Borders may be easier then refugees, but getting the Israeli government and the Palestinian Authority to agree on the only realistic two-state solution possible -- the June 1967 lines with land swaps and settlement blocs to accommodate Palestinian and Israeli needs -- will be very hard. It may require a new Israeli government more capable of compromise, along with the delays and deals that Israeli domestic politics require. With 32 governments since Israel declared independence in 1948 and the average length of each government about 1.8 years, this is no small matter in a negotiation in which continuity is critical. Then there's the pesky problem of what kind of benefits and goodies the Palestinians will demand to make it easier for them to return to the table.
What's even more troubling is Jerusalem, where the Israeli government will continue to build and expand Jewish neighborhoods, presumably with U.S. acquiescence. Jerusalem is not just an identity issue for both sides, each of which sees the city as its historical capital and spiritual center, but also a territorial one. Can you define the final borders of a Palestinian state without defining the borders of Jerusalem? It's hard to imagine. Even if the Palestinians wanted to finesse the Jerusalem issue, they may have no choice but to push it hard because the Israelis will continue to build there during the negotiations. So, the administration has bought itself a high-wire act early on. If there is a deal breaker, Jerusalem is it.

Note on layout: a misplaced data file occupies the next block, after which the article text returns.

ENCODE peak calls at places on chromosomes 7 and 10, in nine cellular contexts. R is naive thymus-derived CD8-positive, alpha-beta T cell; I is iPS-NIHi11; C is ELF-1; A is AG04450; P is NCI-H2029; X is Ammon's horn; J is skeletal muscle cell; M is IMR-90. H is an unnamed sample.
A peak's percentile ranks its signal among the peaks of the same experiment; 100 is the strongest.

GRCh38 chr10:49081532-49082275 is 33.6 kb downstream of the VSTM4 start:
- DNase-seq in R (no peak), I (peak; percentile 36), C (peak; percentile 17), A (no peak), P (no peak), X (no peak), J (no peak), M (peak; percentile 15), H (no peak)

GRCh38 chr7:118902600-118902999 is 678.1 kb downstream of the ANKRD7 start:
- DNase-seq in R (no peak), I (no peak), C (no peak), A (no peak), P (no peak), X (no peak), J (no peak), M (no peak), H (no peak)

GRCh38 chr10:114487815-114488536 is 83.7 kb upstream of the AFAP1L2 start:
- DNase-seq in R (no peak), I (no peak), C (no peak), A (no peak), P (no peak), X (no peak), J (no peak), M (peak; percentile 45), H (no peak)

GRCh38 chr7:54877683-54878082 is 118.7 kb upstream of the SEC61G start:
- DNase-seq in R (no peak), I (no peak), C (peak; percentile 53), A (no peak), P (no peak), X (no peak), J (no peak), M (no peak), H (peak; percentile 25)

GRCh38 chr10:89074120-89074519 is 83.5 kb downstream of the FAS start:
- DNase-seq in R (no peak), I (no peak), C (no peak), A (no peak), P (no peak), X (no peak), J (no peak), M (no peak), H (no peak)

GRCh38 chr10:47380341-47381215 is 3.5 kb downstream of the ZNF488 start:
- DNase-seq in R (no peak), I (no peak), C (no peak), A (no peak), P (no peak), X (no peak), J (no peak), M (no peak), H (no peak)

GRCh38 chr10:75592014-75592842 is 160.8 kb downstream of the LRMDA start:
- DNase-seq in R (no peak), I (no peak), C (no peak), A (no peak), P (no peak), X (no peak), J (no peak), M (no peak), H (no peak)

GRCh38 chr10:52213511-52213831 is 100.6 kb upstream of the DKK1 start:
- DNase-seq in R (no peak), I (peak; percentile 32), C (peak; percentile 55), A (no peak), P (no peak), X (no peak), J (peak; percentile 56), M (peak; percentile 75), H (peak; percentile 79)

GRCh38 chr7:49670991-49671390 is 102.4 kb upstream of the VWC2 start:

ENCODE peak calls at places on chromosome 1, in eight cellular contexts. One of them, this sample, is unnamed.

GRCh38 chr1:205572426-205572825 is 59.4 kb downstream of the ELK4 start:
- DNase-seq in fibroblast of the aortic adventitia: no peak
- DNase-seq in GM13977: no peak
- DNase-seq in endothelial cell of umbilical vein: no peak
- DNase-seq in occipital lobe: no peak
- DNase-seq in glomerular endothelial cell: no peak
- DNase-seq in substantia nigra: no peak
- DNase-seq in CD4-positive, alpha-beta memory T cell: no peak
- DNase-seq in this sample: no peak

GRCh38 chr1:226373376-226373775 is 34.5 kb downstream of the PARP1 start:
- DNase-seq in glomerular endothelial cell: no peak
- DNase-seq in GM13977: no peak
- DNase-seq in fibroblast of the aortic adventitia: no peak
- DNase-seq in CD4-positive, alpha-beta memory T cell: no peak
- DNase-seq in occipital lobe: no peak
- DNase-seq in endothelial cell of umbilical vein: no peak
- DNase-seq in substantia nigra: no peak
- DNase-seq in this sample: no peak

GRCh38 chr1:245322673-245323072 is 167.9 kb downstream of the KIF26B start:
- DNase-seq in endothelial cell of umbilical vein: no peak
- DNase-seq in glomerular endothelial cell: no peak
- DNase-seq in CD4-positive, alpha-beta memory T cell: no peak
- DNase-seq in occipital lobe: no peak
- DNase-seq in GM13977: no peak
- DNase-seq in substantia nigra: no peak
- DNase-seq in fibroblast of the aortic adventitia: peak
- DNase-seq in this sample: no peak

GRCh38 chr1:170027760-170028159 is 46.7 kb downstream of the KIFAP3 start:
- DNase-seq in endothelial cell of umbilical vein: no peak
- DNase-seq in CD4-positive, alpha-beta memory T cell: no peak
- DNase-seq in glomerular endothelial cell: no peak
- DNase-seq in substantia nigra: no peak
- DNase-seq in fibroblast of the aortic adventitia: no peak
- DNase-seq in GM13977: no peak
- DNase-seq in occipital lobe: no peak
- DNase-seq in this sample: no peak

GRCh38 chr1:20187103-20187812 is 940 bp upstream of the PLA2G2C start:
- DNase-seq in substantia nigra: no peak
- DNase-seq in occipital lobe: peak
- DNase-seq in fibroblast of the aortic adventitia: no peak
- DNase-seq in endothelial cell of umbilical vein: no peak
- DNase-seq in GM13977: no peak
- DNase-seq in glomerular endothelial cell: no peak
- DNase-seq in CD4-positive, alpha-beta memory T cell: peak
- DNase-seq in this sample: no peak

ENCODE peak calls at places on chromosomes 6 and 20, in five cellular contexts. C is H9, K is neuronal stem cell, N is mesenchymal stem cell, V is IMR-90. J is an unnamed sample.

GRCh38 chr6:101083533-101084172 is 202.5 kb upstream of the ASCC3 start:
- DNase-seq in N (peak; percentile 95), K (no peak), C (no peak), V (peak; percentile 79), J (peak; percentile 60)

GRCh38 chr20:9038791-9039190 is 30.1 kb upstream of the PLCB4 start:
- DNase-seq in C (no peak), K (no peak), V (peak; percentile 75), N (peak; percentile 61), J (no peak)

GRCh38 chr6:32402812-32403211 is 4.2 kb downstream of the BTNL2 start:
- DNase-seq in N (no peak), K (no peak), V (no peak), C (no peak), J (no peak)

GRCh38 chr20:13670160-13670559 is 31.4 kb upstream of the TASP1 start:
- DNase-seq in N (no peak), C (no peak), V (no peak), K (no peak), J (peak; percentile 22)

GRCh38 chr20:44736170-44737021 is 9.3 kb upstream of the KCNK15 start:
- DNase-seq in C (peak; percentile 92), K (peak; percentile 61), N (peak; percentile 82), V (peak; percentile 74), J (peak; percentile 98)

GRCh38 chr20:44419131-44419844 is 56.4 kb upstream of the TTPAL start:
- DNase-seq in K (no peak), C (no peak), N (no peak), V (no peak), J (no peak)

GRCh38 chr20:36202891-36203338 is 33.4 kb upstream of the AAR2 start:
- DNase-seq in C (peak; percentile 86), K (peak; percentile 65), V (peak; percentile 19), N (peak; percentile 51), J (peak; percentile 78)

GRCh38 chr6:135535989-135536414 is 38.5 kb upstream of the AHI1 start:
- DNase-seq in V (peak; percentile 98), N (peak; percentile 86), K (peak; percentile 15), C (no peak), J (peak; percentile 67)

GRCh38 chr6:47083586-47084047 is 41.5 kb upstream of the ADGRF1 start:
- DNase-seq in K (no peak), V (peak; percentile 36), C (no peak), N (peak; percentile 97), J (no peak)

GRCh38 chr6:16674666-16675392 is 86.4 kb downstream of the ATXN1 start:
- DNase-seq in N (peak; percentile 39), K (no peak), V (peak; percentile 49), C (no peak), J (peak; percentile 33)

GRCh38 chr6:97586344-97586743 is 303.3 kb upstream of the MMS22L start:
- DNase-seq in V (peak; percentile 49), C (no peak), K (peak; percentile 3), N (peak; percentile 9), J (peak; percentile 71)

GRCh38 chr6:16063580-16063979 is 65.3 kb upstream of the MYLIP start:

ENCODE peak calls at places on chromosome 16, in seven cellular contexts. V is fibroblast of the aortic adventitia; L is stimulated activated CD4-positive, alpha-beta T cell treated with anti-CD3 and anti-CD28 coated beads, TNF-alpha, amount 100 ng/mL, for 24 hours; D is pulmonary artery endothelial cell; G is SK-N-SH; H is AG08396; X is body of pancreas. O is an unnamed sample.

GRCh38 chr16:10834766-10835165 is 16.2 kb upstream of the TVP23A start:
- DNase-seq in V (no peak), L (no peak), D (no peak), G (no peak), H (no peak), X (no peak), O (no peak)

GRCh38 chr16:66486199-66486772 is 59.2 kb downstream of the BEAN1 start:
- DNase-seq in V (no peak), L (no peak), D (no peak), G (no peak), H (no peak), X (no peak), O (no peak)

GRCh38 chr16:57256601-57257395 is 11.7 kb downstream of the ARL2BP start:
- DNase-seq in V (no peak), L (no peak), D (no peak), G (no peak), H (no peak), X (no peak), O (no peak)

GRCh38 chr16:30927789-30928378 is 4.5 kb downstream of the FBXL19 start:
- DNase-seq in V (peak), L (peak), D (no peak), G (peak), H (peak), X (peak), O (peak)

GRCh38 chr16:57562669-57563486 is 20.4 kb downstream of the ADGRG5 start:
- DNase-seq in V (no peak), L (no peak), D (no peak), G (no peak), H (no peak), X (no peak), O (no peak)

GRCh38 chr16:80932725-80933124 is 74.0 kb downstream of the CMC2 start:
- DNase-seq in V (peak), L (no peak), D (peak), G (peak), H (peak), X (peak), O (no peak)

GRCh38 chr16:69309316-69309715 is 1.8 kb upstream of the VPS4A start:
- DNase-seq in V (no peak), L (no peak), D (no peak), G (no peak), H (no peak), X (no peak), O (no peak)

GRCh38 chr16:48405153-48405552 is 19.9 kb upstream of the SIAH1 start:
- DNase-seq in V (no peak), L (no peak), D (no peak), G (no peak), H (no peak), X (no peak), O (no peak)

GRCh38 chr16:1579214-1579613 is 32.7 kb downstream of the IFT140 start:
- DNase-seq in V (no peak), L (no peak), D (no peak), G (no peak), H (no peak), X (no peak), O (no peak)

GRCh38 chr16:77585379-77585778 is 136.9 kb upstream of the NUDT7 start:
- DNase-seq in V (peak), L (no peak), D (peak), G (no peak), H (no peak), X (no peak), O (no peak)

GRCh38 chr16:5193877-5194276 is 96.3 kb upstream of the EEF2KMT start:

Having set a high bar early in his administration, there is no doubt the president intended to be the architect of a Palestinian state. He remains outwardly committed, but whether he still feels this way in the wake of the midterm election, a jobless recovery, and myriad other headaches much more important to his re-election than Palestinian statehood is anybody's guess. As he looks for possible foreign-policy successes, he does confront an interesting fact: The Israeli-Palestinian issue is probably the least hopeless challenge he faces in the broader Middle East -- a stunning reminder of the cruel and unforgiving world he now inhabits with Afghanistan, Iran, Iraq, and transnational terrorism all posing serious dangers.
There is no telling now whether Obama and his team will be able to facilitate, let alone deliver, an Israeli-Palestinian agreement. But one thing is unmistakably clear: If the president really wants to be the father of a Palestinian state, he is going to have to throw an unbelievable amount of time, energy, and political capital at the problem. And he is going to have to have a clear strategy for setting up decision points for Israelis and Palestinians along the way. This will require toughness and reassurance -- not just honey, but vinegar too. Obama has already received his Nobel Peace Prize; the time to earn it may be just around the corner.
TIM SLOAN/AFP/Getty Images